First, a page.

“The Gold Bug”
by Edgar Allan Poe
Which is the scariest thing about Edgar Allan Poe’s 1843 short story, “The Gold-Bug?” Dropping a large beetle through a skeletal eye socket or his maddening use of dialect?
The nineteenth century was the high tide of phonetic writing in fiction. Not since Samuel Johnson standardized the spelling of the English language were there so many spelling variations writers hoped would approximate their fictional characters’ actual pronunciation.
The practice forced readers to sound individual letters aloud for clues to their meaning. Nicholas Carr, the subject of my August 10 post, might have said it threatened to return the art of reading to a medieval level.
The practice of writing nonstandard English for speakers of lower social classes, with the snobbery and racism that implied, further diminished the practice’s standing. Nowadays, writers from those despised races and social classes are moving to reclaim their versions of English, but in more imaginative ways than phonetic dialect.
But as I write about my twenty-first century prejudices, I can imagine Poe sneering, so I’ll move to what won “The Gold-Bug” the hundred dollar prize offered by the Dollar Newspaper in 1843 -- the cryptogram whose solution was a map to pirate treasure.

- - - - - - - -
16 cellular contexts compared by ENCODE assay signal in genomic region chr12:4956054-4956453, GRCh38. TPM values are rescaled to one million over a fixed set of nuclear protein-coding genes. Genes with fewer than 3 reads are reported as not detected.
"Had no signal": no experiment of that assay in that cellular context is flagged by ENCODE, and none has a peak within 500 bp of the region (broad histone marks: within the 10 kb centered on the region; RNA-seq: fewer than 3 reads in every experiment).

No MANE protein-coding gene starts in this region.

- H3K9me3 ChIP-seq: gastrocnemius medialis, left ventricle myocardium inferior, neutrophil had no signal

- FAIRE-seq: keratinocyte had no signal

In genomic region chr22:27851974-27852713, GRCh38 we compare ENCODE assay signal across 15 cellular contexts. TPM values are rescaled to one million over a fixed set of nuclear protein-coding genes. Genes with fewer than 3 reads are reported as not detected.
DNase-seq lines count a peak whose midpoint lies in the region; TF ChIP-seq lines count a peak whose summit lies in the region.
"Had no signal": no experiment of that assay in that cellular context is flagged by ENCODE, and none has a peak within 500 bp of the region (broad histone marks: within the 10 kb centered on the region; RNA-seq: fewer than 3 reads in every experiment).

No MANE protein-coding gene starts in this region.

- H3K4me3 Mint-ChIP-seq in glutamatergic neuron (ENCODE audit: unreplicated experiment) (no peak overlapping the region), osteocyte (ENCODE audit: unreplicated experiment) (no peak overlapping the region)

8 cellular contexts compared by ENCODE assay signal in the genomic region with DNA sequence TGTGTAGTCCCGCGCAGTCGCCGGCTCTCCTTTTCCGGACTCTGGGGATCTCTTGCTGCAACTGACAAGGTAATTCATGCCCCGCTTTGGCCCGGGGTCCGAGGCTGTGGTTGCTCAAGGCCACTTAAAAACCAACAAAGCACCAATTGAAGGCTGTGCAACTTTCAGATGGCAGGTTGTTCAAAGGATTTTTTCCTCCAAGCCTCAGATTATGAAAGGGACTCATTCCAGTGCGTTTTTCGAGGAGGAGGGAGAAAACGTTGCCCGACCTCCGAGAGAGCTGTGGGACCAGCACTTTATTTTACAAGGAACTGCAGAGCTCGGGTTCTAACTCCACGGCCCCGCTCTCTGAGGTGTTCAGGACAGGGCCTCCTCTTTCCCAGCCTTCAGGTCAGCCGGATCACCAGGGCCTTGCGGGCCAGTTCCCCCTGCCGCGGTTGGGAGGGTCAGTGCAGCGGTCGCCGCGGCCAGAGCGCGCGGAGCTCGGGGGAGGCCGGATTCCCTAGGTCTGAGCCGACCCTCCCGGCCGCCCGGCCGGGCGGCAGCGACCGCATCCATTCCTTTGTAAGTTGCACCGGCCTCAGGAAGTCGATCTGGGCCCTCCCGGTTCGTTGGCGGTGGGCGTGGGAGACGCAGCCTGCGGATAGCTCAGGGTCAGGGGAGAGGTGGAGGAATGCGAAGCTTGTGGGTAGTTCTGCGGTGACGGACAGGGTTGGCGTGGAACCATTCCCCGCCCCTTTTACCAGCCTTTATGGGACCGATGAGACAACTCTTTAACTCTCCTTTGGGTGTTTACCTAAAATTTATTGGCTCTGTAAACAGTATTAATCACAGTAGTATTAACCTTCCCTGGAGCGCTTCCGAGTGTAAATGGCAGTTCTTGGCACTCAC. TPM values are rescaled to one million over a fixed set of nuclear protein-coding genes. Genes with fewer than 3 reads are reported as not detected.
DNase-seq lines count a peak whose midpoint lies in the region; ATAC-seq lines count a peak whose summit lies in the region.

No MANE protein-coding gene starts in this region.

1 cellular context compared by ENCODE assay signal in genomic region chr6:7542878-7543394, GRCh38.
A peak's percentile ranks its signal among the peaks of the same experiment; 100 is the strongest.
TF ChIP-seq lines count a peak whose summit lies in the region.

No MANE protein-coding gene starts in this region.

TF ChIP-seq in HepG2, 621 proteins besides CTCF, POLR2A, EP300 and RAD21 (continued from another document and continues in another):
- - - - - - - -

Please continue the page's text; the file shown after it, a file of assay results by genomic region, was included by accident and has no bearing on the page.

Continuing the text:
Poe prided himself on his ability to solve coded messages. During his editorship of Graham’s Magazine, he wrote an article, “A Few Words on Secret Writing,” offering a free subscription to anyone who sent him a code he couldn’t decipher. He ended the contest, saying he had solved all the legitimate ciphers he received. Poe published two, purportedly by a Mr. W.B. Tyler, challenging readers to solve them.
But although Poe claimed to have found their solutions, nobody else did -- for the next century and a half. In 1992, the first of Poe’s published cryptograms was solved. In an attempt to solve the second, as well as determine the originator -- strongly suspected to be Poe himself -- a college professor decided to seek help in a manner typical of Poe. He held a contest.
Israeli-Canadian software engineer Gil Broza won the contest in 2000. The solution, needless to say, was more difficult than the one Poe wrote about in “The Gold-Bug.”
Scary cryptograms are great. But it wasn’t those that made me afraid to go sleep after reading Poe’s story as a child. That was done by the answer protagonist William Legrand gave to the question of the story’s unnamed narrator:
“Now there is only one point which puzzles me. What are we to make of the skeletons found in the hole?”
Legrand answered: “. . .it is clear that (Captain Kidd) must have had some assistance in the labor. But this labor concluded, he may have thought it expedient to remove all participants in his secret. Perhaps a couple of blows with a mattock were sufficient, while his coadjutors were busy in the pit; perhaps it required a dozen -- who shall tell?”
No visible gore, but how would you top that ending?
If you’d like to learn more about the solving of the Poe cryptogram, see http://bokler.com/eapoe.html
(Next Friday’s classic horror -- Ambrose Bierce’s Civil War story, “An Occurrence at Owl Creek Bridge.)